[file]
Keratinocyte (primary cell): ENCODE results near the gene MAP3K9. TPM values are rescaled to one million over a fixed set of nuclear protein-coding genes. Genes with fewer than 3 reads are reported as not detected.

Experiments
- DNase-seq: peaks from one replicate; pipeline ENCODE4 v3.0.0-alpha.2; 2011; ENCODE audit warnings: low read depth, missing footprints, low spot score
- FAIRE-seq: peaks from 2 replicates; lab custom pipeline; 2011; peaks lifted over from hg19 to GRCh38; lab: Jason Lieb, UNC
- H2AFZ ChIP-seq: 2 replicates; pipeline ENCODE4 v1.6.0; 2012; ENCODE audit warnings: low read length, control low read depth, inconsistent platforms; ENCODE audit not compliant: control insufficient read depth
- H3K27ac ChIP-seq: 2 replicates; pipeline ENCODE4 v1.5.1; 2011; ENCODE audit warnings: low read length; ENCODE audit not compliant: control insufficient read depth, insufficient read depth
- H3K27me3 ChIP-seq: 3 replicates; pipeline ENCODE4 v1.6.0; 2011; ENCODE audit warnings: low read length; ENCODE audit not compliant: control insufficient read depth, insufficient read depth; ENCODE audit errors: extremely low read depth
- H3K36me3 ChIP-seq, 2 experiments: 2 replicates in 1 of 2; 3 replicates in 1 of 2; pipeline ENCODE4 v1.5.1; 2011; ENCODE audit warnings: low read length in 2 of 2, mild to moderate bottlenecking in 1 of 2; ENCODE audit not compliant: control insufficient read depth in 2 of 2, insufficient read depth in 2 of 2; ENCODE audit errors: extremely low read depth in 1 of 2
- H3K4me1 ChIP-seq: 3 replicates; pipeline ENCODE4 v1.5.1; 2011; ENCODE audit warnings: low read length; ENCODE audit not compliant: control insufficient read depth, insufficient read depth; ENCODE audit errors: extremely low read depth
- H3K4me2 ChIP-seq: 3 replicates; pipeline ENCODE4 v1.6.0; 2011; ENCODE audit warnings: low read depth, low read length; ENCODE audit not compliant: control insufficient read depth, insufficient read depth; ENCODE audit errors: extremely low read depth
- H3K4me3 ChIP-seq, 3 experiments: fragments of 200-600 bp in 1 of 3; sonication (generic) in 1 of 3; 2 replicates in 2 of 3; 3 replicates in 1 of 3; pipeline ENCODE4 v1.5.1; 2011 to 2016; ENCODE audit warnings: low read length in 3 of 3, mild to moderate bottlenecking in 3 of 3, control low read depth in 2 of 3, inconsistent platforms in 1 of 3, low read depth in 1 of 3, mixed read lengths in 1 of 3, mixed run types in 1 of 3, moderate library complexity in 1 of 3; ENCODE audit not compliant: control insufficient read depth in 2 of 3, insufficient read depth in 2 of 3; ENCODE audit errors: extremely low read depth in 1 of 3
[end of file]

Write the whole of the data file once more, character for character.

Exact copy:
Keratinocyte (primary cell): ENCODE results near the gene MAP3K9. TPM values are rescaled to one million over a fixed set of nuclear protein-coding genes. Genes with fewer than 3 reads are reported as not detected.

Experiments
- DNase-seq: peaks from one replicate; pipeline ENCODE4 v3.0.0-alpha.2; 2011; ENCODE audit warnings: low read depth, missing footprints, low spot score
- FAIRE-seq: peaks from 2 replicates; lab custom pipeline; 2011; peaks lifted over from hg19 to GRCh38; lab: Jason Lieb, UNC
- H2AFZ ChIP-seq: 2 replicates; pipeline ENCODE4 v1.6.0; 2012; ENCODE audit warnings: low read length, control low read depth, inconsistent platforms; ENCODE audit not compliant: control insufficient read depth
- H3K27ac ChIP-seq: 2 replicates; pipeline ENCODE4 v1.5.1; 2011; ENCODE audit warnings: low read length; ENCODE audit not compliant: control insufficient read depth, insufficient read depth
- H3K27me3 ChIP-seq: 3 replicates; pipeline ENCODE4 v1.6.0; 2011; ENCODE audit warnings: low read length; ENCODE audit not compliant: control insufficient read depth, insufficient read depth; ENCODE audit errors: extremely low read depth
- H3K36me3 ChIP-seq, 2 experiments: 2 replicates in 1 of 2; 3 replicates in 1 of 2; pipeline ENCODE4 v1.5.1; 2011; ENCODE audit warnings: low read length in 2 of 2, mild to moderate bottlenecking in 1 of 2; ENCODE audit not compliant: control insufficient read depth in 2 of 2, insufficient read depth in 2 of 2; ENCODE audit errors: extremely low read depth in 1 of 2
- H3K4me1 ChIP-seq: 3 replicates; pipeline ENCODE4 v1.5.1; 2011; ENCODE audit warnings: low read length; ENCODE audit not compliant: control insufficient read depth, insufficient read depth; ENCODE audit errors: extremely low read depth
- H3K4me2 ChIP-seq: 3 replicates; pipeline ENCODE4 v1.6.0; 2011; ENCODE audit warnings: low read depth, low read length; ENCODE audit not compliant: control insufficient read depth, insufficient read depth; ENCODE audit errors: extremely low read depth
- H3K4me3 ChIP-seq, 3 experiments: fragments of 200-600 bp in 1 of 3; sonication (generic) in 1 of 3; 2 replicates in 2 of 3; 3 replicates in 1 of 3; pipeline ENCODE4 v1.5.1; 2011 to 2016; ENCODE audit warnings: low read length in 3 of 3, mild to moderate bottlenecking in 3 of 3, control low read depth in 2 of 3, inconsistent platforms in 1 of 3, low read depth in 1 of 3, mixed read lengths in 1 of 3, mixed run types in 1 of 3, moderate library complexity in 1 of 3; ENCODE audit not compliant: control insufficient read depth in 2 of 3, insufficient read depth in 2 of 3; ENCODE audit errors: extremely low read depth in 1 of 3